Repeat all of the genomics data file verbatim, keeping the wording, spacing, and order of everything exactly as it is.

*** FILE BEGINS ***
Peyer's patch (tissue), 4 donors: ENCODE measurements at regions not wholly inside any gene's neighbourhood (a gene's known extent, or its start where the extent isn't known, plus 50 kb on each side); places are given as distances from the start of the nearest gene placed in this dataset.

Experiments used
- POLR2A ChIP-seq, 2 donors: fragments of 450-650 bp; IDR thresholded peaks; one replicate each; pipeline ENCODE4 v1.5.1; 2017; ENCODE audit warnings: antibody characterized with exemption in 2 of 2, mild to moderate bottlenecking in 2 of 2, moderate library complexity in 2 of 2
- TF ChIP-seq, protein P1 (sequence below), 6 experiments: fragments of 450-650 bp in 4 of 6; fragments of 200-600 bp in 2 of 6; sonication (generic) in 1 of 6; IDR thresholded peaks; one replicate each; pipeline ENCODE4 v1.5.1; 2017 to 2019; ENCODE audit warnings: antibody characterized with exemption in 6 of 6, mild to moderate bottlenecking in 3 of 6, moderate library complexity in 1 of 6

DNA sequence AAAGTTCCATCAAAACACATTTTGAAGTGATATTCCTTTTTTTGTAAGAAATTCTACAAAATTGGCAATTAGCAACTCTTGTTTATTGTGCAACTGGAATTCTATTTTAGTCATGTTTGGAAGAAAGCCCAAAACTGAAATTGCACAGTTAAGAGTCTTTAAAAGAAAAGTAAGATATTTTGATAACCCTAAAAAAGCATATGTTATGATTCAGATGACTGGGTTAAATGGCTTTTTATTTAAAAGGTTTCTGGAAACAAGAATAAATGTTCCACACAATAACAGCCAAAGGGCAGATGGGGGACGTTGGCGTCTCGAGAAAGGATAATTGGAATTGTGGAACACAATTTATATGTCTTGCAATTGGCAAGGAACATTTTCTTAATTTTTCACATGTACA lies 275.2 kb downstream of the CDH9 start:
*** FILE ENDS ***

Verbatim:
Peyer's patch (tissue), 4 donors: ENCODE measurements at regions not wholly inside any gene's neighbourhood (a gene's known extent, or its start where the extent isn't known, plus 50 kb on each side); places are given as distances from the start of the nearest gene placed in this dataset.

Experiments used
- POLR2A ChIP-seq, 2 donors: fragments of 450-650 bp; IDR thresholded peaks; one replicate each; pipeline ENCODE4 v1.5.1; 2017; ENCODE audit warnings: antibody characterized with exemption in 2 of 2, mild to moderate bottlenecking in 2 of 2, moderate library complexity in 2 of 2
- TF ChIP-seq, protein P1 (sequence below), 6 experiments: fragments of 450-650 bp in 4 of 6; fragments of 200-600 bp in 2 of 6; sonication (generic) in 1 of 6; IDR thresholded peaks; one replicate each; pipeline ENCODE4 v1.5.1; 2017 to 2019; ENCODE audit warnings: antibody characterized with exemption in 6 of 6, mild to moderate bottlenecking in 3 of 6, moderate library complexity in 1 of 6

DNA sequence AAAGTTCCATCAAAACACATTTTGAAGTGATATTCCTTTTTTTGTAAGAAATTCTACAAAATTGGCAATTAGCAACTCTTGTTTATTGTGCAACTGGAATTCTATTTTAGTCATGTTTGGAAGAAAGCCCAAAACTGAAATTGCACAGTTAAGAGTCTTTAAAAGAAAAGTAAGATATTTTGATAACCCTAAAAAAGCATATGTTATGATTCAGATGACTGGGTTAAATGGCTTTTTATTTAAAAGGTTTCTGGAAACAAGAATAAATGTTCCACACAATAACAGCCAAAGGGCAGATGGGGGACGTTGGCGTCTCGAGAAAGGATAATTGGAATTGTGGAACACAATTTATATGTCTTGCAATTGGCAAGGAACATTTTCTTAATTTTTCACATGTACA lies 275.2 kb downstream of the CDH9 start: